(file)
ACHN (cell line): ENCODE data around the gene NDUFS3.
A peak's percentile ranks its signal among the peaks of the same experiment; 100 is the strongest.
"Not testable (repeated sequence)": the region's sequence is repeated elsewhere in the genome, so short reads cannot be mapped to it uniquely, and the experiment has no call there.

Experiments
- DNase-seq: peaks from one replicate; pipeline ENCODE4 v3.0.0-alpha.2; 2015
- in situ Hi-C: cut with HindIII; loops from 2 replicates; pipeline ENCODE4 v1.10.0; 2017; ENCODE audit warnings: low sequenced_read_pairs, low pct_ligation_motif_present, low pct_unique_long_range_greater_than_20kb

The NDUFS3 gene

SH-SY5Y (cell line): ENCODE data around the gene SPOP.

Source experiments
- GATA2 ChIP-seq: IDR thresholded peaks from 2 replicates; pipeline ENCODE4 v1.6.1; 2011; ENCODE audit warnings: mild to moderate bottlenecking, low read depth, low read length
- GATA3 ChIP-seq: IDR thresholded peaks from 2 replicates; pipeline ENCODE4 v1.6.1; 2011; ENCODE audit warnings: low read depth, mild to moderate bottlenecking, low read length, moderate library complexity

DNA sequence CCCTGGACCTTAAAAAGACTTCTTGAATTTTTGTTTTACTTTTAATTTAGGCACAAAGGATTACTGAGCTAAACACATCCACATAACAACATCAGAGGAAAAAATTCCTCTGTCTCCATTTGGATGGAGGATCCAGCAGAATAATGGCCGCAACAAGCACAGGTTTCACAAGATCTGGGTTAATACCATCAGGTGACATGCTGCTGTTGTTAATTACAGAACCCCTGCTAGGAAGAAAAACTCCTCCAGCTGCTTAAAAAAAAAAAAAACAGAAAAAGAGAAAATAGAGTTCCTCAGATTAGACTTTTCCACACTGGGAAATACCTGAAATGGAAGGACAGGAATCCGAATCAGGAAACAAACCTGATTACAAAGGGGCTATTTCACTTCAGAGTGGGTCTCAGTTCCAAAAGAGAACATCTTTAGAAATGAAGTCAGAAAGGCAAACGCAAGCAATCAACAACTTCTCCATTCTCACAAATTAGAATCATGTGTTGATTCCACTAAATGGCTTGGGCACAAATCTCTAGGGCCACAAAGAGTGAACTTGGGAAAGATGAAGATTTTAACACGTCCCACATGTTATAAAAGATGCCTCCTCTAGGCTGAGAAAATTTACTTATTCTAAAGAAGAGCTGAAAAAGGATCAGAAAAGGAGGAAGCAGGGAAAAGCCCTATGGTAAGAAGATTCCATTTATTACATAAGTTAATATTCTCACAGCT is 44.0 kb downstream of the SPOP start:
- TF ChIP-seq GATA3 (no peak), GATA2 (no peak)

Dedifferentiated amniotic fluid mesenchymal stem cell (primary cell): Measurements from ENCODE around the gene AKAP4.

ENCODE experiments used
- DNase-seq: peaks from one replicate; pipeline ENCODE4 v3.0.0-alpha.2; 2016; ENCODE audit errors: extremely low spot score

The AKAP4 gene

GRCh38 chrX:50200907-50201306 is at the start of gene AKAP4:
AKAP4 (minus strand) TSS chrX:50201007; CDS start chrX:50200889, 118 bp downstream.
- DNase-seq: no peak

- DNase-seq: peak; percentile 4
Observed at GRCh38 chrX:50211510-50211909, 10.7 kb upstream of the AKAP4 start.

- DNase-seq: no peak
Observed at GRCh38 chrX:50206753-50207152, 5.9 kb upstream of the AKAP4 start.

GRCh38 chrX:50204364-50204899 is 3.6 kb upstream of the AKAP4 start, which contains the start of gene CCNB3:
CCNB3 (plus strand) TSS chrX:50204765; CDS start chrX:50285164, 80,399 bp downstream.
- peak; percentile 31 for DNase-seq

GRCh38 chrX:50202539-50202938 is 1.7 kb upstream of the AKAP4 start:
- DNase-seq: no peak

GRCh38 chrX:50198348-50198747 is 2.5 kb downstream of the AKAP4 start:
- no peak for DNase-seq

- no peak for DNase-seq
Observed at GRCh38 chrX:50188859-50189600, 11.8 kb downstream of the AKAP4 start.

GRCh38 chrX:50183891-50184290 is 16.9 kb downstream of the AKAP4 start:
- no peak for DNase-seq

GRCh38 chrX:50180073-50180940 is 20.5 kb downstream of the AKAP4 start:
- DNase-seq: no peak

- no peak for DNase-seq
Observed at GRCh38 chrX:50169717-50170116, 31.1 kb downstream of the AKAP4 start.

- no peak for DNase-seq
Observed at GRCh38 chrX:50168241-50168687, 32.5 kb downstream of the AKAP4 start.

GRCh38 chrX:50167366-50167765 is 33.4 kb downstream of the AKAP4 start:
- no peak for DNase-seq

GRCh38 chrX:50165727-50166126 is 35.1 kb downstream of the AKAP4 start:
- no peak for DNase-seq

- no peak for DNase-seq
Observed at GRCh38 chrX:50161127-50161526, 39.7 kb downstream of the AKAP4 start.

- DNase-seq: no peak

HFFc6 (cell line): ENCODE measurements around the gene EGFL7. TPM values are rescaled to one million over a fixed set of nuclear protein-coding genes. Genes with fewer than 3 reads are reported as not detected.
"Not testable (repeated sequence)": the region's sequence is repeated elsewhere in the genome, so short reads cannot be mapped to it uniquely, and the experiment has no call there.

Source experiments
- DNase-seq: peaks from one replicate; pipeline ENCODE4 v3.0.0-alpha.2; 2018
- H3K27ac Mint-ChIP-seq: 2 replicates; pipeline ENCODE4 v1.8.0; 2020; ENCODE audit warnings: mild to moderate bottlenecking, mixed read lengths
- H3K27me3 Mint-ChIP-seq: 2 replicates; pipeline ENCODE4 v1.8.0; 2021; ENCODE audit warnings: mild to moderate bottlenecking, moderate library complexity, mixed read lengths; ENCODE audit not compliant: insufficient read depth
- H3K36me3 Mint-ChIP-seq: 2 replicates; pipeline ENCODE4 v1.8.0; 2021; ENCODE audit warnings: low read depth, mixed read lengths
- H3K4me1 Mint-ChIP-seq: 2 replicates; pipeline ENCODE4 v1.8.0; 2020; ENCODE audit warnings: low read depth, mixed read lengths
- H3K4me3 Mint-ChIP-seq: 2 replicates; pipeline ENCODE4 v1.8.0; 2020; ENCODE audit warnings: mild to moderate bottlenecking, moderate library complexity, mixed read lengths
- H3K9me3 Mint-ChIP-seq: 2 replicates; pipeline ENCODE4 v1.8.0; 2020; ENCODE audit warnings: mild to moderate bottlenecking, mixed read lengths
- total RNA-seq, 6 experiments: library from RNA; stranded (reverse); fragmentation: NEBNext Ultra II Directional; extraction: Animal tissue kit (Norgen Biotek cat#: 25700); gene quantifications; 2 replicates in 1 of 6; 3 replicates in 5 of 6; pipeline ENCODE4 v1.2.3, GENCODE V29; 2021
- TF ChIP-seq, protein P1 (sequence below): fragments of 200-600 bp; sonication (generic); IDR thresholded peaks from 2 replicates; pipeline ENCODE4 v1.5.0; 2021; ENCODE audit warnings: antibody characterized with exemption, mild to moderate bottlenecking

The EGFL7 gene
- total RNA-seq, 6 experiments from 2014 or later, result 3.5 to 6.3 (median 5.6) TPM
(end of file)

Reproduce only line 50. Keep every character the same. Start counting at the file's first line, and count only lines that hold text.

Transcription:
"Not testable (repeated sequence)": the region's sequence is repeated elsewhere in the genome, so short reads cannot be mapped to it uniquely, and the experiment has no call there.